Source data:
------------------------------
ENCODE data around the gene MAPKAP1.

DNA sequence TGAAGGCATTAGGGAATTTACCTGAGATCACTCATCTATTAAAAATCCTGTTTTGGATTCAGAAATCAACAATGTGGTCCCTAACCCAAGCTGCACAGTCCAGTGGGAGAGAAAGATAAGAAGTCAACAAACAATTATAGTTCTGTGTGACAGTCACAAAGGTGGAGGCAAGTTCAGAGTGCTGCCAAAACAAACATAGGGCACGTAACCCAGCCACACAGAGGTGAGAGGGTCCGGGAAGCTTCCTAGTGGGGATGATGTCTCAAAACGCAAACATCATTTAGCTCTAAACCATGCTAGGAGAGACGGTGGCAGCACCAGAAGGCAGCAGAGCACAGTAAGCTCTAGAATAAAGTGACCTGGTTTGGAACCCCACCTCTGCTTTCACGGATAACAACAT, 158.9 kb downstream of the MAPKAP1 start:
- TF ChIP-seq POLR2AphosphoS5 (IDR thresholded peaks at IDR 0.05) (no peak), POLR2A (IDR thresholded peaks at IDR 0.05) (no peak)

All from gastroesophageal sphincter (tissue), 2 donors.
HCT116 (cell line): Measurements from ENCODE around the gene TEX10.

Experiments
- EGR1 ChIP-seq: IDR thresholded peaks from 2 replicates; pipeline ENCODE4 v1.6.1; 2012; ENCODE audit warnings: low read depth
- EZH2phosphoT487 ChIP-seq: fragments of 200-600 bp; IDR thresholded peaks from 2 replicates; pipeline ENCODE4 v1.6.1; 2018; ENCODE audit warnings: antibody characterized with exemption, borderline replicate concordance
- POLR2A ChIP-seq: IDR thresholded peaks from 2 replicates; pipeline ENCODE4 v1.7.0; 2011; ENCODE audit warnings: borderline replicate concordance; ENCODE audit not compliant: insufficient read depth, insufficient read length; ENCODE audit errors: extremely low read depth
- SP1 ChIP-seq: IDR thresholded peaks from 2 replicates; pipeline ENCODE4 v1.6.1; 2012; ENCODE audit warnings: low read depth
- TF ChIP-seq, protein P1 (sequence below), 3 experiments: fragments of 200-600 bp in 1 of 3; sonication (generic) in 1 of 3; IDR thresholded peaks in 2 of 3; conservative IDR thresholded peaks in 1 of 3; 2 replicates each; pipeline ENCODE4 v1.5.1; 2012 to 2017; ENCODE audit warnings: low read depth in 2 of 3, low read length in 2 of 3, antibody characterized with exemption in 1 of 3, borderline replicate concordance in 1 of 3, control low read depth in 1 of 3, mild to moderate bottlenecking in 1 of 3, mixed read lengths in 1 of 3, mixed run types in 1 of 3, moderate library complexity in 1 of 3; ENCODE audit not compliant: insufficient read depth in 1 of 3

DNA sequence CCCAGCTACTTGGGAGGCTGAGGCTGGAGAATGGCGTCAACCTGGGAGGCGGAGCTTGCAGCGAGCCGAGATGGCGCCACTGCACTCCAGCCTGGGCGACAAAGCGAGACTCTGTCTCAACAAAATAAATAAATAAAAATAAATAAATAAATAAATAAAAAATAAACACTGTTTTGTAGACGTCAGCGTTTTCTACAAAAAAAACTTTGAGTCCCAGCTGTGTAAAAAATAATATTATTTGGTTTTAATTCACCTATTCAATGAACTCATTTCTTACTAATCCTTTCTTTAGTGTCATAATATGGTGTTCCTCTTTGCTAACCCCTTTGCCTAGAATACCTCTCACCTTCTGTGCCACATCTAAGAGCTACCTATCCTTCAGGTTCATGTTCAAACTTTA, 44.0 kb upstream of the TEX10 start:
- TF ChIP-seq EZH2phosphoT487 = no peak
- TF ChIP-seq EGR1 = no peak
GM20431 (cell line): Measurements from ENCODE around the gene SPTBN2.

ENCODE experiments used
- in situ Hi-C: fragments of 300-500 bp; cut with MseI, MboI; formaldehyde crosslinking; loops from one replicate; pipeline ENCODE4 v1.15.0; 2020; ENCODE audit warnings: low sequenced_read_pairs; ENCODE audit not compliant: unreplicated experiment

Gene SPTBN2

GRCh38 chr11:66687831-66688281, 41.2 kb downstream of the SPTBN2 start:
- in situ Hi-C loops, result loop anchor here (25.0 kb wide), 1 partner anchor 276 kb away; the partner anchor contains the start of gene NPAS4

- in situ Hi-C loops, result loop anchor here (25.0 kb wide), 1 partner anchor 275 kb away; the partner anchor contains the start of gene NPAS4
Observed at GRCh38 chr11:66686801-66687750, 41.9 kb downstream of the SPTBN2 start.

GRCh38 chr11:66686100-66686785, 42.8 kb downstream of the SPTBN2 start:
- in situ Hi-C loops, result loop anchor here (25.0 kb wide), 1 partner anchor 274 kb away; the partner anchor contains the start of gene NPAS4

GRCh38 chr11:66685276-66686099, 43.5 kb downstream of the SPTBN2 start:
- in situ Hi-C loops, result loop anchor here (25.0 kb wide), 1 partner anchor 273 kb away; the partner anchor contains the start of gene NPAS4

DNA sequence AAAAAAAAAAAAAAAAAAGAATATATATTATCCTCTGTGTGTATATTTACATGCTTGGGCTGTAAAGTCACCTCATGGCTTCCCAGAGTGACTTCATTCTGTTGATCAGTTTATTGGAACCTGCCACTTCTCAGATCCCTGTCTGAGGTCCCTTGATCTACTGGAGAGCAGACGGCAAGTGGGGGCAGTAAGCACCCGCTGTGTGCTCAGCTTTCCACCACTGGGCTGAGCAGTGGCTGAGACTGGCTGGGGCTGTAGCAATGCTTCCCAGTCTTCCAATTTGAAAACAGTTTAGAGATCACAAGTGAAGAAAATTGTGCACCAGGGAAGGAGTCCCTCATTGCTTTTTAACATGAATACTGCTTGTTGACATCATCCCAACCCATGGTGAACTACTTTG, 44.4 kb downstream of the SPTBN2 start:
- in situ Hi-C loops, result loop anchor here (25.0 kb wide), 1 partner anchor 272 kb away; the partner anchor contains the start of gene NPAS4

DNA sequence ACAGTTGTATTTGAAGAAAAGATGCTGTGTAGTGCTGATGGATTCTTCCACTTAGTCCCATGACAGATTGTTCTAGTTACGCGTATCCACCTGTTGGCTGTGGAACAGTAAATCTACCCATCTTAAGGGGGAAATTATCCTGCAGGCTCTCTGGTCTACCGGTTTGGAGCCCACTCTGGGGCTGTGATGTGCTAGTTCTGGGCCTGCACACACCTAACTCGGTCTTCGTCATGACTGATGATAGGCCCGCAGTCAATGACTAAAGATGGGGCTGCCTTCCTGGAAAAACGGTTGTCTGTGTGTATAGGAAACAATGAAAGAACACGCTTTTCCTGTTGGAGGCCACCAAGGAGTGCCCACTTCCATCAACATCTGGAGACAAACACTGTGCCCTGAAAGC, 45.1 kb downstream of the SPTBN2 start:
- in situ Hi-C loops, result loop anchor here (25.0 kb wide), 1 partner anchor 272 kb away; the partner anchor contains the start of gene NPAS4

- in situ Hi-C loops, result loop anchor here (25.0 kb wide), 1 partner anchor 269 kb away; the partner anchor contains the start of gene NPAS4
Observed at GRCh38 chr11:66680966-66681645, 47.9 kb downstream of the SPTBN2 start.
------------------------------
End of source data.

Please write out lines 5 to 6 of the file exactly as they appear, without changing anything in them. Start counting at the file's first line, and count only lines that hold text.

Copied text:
HCT116 (cell line): Measurements from ENCODE around the gene TEX10.

Experiments